LOS ANGELES — Foodservice business seems to be inching upward in the Los Angeles area, especially at restaurants that offer reasonably priced meals. But sales still have a ways to go before they return to pre-recession levels.

Verne Lusby, president of Industry-based FreshPoint Southern California, a subsidiary of Houston-based Sysco Corp., is optimistic as restaurateurs start to experience some relief after a “horrible winter on food costs.”

But he’s concerned about the effect of rising fuel costs.

A distributor can only pass so much of a price increase to the restaurant and the consumer, he said. Those price increases made things difficult for the foodservice industry over the winter.

“Hopefully, we’ll see a great summer and continued growth,” he said.

Fuel costs were falling in early June, but skyrocketing costs during the winter and early spring added to the price of transportation and discouraged consumers from leaving home.

Growth of the foodservice category can be affected when a consumer has to make a decision between putting gas in the car and going out to eat, Lusby said.

Nonetheless, business was on the rise at FreshPoint.

“At FreshPoint of Southern California, we continue to grow in spite of the foodservice industry’s slow climb out of the recession — mainly at the expense of some of our competitors,” Lusby said.

The company’s locally grown program was especially strong, especially among colleges, health care and plant feeders, he said.

Chris Martin, president of VIP Marketing and general manager of Value Produce, both in Los Angeles, said he had noticed that restaurants no longer buy more product than they can use.

“People are speculating less. They’re just buying what they need,” he said.

Operators are waiting until they’ve sold what they have before they order more, he said. In the past, they would buy a little extra in advance to be ready for unexpected business.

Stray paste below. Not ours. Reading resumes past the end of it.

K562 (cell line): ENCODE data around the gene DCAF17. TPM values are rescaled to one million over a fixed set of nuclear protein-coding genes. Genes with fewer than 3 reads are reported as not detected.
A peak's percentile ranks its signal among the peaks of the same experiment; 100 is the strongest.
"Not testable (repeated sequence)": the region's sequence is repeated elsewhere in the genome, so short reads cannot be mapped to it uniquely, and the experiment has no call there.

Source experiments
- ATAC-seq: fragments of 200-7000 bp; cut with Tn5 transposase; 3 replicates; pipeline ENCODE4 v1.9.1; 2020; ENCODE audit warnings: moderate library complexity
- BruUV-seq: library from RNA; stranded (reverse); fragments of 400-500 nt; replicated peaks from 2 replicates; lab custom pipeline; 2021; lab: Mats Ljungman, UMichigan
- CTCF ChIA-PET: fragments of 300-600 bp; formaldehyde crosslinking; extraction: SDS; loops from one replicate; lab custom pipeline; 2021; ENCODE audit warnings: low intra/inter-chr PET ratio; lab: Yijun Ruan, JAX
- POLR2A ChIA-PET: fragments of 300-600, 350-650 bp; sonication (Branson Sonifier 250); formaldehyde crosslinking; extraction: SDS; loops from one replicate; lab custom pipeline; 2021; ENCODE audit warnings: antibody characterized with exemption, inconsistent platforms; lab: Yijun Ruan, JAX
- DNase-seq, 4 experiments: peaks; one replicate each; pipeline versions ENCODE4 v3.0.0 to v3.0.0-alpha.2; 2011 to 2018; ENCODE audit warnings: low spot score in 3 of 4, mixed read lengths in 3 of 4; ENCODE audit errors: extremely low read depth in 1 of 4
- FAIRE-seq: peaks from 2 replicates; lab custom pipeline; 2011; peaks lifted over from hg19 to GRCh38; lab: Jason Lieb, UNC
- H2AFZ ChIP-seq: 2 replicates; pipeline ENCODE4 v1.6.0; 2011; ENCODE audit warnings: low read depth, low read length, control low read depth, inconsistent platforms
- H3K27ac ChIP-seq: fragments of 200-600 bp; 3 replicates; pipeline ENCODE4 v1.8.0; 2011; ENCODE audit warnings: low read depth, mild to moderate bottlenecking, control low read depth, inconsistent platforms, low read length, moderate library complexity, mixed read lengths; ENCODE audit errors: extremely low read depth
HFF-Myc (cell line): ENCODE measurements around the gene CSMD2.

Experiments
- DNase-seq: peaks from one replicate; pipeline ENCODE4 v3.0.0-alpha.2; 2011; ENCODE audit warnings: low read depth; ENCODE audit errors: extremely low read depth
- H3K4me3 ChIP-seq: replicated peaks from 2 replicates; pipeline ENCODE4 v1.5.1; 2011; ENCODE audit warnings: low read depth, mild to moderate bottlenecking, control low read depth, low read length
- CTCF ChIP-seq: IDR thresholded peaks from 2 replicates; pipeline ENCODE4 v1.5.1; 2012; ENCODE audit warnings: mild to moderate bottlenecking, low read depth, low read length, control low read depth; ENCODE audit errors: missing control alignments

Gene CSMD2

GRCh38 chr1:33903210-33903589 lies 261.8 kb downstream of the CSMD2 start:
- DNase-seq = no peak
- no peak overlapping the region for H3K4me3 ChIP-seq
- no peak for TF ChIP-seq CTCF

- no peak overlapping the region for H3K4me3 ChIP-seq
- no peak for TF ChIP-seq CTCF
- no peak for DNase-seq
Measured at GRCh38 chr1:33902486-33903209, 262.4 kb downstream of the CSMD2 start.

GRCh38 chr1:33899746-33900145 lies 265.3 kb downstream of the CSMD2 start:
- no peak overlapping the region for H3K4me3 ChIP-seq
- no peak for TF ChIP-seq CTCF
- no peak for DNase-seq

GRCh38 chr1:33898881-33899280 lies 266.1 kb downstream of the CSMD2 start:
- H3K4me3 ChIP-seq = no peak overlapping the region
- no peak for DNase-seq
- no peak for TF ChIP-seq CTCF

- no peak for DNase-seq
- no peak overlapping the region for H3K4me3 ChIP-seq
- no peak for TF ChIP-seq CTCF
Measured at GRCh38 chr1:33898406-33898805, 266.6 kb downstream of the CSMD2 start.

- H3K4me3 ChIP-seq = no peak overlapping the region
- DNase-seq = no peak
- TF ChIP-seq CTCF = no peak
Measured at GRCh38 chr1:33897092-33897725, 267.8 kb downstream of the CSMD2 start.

“People are being more conservative and frugal,” Martin said.

Meantime, he said business was brisk in some areas — such as the West Side of Los Angeles.

“It doesn’t seem like there’s much recession — restaurants are full,” he said, though diners frequently pay with credit cards rather than cash.

VIP Marketing sells mixed berries, asparagus, grapes, stone fruit and mangoes in season, he said.

At Tavilla Sales Co. of Los Angeles, president Bill Vogel said he’d seen a lot of growth in the foodservice sector, especially in the salad category and in cut fruit for school lunches.

One item that seems to be catching on in foodservice is jalapeño-shaped finger limes, he said.

White-tablecloth restaurants and upscale steakhouses “may have been nicked a little bit” during the recession, said Jeff Weisfeld, owner-president of Commerce-based Fruit Distributing Corp. of California.

But some relatively inexpensive alternatives offer “gourmet-type food” at a reasonable price, he said.

Chains that have a reasonable price point, such as McDonald’s and Chipotle Grill, “seem to be thriving,” he said.

Even where business is up and demand is on the rise, the foodservice category can be difficult for organic distributors to penetrate, said Rick Lejeune, chief executive officer of Heath & Lejeune Inc.

That’s because organics is labor intensive and requires a high degree of service.

“We’re branching into that in a small way,” he said, by servicing small restaurants and caterers and selling to suppliers who supply large institutional accounts.